Review

The tortoise and the hare

Another important recently learned lesson is that immunotherapy works at a different rate to chemotherapy, and the criteria for response need to take this into account. The clinical course of immunotherapy, compared to that of chemotherapy, has been likened to Aesop’s fable of the Tortoise and the Hare [7]. Chemotherapy often induces a rapid reduction in tumor size, followed by re-growth; however, while current immunotherapeutic strategies may lead to a reduction in tumor size, in many cases they do not do so but rather lead to a slowing of progression with ultimately a more favorable course of the disease. Tumor size does not always correlate with survival. Indeed, the tumor may enlarge and new lesions may appear, yet the patient remains relatively well, and the increase in size of the tumor may, at least in part, be the result of infiltration by effective immune cells and the ensuing inflammatory response [8].

Thus, as noted by the Translational Research Working Group of the National Cancer Institute [9], the conventional Response Evaluation Criteria In Solid Tumors (RECIST), version 1.1 (based largely on percentage change in tumor bi-dimensional measurements), is not the best measure of the effects of immune response modifiers; a new methodological framework for the emerging discipline of ‘immuno-oncology’ is required [10-12]. To this end, international collaborative efforts are being made to develop an ‘immunoscore’ to aid the classification and typing of tumors [13].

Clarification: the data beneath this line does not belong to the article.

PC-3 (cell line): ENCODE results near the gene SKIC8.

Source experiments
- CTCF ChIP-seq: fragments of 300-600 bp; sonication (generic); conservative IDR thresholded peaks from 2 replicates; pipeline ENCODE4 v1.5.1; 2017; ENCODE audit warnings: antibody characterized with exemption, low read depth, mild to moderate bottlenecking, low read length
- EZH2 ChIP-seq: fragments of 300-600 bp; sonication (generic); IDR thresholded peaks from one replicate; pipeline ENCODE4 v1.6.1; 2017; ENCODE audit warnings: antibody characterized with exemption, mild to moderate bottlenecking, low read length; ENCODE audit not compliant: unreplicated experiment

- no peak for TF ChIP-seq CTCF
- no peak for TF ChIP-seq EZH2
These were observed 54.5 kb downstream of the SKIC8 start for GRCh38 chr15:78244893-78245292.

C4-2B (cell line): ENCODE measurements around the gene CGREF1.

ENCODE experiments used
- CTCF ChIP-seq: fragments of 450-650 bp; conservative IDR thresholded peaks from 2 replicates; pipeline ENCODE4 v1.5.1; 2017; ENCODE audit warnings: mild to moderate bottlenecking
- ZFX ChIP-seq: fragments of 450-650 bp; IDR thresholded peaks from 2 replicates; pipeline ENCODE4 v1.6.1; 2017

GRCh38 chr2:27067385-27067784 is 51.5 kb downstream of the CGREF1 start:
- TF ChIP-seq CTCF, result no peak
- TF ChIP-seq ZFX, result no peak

It is also becoming clear that there are no immunotherapeutic ‘magic bullets’ for cancer and that single pathway assaults are likely to lead to the development of resistance, much as happens with antimicrobial therapy, especially that of tuberculosis [14]. The need for multidrug therapy is not a new concept, as most oncologists will confirm. It is now clear that for maximum efficiency, combinations of immunotherapeutic agents will need to be used with other therapies designed to maximize efficacy. This will include:

1) Surgery to debulk the disease,

2) Physical injury to the tumor in order to release tumor-specific antigens (so-called immunogenic cell death), for example, by hypofractionated radiotherapy, cryotherapy or radiofrequency ablation,

3) Targeting of the subverted inflammatory response induced by the tumor (reversal of the immunosuppressive effects of regulatory T-cells (Tregs) and tumor-associated macrophages, and using immunomodulators and immunoadjuvants to tune and steer an appropriate immune response).

4) Freeing up the host immune response by releasing the ‘brakes’ with the new so-called ‘checkpoint inhibitors’ - anti-PD-1, PD-L1, etc.

It is also becoming clear that each tumor type will need a different therapeutic regimen; it may indeed be that each patient will need further modification based on individual immune function, thus truly achieving personalized therapy.

Drug repositioning

The purpose of this paper is to highlight what has been termed ‘drug repositioning’, defined as “the utilization of a known compound in a novel indication underscoring a new mode of action that predicts innovative therapeutic options” [15]. The modern oncologist need have no fears that chemotherapy is defunct. It most certainly is not, but it will require adaptation to these new methodologies, and also to take the host's immune status into account.